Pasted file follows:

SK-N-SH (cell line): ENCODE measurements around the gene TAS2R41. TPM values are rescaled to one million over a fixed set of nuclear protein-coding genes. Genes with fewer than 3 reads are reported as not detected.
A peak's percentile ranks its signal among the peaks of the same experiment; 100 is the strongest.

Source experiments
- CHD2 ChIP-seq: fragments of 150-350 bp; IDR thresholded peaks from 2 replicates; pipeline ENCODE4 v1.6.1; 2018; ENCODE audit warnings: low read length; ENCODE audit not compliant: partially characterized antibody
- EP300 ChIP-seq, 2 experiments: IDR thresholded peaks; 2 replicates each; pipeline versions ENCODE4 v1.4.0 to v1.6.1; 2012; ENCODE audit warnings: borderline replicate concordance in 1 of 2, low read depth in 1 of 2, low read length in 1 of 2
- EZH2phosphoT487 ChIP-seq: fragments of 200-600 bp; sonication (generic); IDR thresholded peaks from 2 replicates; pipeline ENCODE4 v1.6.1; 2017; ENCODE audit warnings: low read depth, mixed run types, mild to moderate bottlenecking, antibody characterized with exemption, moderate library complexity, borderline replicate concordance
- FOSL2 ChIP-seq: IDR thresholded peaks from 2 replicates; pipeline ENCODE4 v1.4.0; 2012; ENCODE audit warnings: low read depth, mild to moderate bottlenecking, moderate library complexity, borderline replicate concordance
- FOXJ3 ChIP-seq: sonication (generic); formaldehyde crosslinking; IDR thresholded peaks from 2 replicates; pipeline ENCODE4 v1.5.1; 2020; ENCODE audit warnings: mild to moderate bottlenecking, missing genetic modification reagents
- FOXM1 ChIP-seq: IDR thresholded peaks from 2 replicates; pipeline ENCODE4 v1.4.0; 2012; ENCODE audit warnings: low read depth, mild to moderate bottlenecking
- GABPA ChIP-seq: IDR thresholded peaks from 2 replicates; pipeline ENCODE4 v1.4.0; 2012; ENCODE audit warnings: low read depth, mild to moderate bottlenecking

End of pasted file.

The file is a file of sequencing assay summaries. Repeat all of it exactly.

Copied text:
SK-N-SH (cell line): ENCODE measurements around the gene TAS2R41. TPM values are rescaled to one million over a fixed set of nuclear protein-coding genes. Genes with fewer than 3 reads are reported as not detected.
A peak's percentile ranks its signal among the peaks of the same experiment; 100 is the strongest.

Source experiments
- CHD2 ChIP-seq: fragments of 150-350 bp; IDR thresholded peaks from 2 replicates; pipeline ENCODE4 v1.6.1; 2018; ENCODE audit warnings: low read length; ENCODE audit not compliant: partially characterized antibody
- EP300 ChIP-seq, 2 experiments: IDR thresholded peaks; 2 replicates each; pipeline versions ENCODE4 v1.4.0 to v1.6.1; 2012; ENCODE audit warnings: borderline replicate concordance in 1 of 2, low read depth in 1 of 2, low read length in 1 of 2
- EZH2phosphoT487 ChIP-seq: fragments of 200-600 bp; sonication (generic); IDR thresholded peaks from 2 replicates; pipeline ENCODE4 v1.6.1; 2017; ENCODE audit warnings: low read depth, mixed run types, mild to moderate bottlenecking, antibody characterized with exemption, moderate library complexity, borderline replicate concordance
- FOSL2 ChIP-seq: IDR thresholded peaks from 2 replicates; pipeline ENCODE4 v1.4.0; 2012; ENCODE audit warnings: low read depth, mild to moderate bottlenecking, moderate library complexity, borderline replicate concordance
- FOXJ3 ChIP-seq: sonication (generic); formaldehyde crosslinking; IDR thresholded peaks from 2 replicates; pipeline ENCODE4 v1.5.1; 2020; ENCODE audit warnings: mild to moderate bottlenecking, missing genetic modification reagents
- FOXM1 ChIP-seq: IDR thresholded peaks from 2 replicates; pipeline ENCODE4 v1.4.0; 2012; ENCODE audit warnings: low read depth, mild to moderate bottlenecking
- GABPA ChIP-seq: IDR thresholded peaks from 2 replicates; pipeline ENCODE4 v1.4.0; 2012; ENCODE audit warnings: low read depth, mild to moderate bottlenecking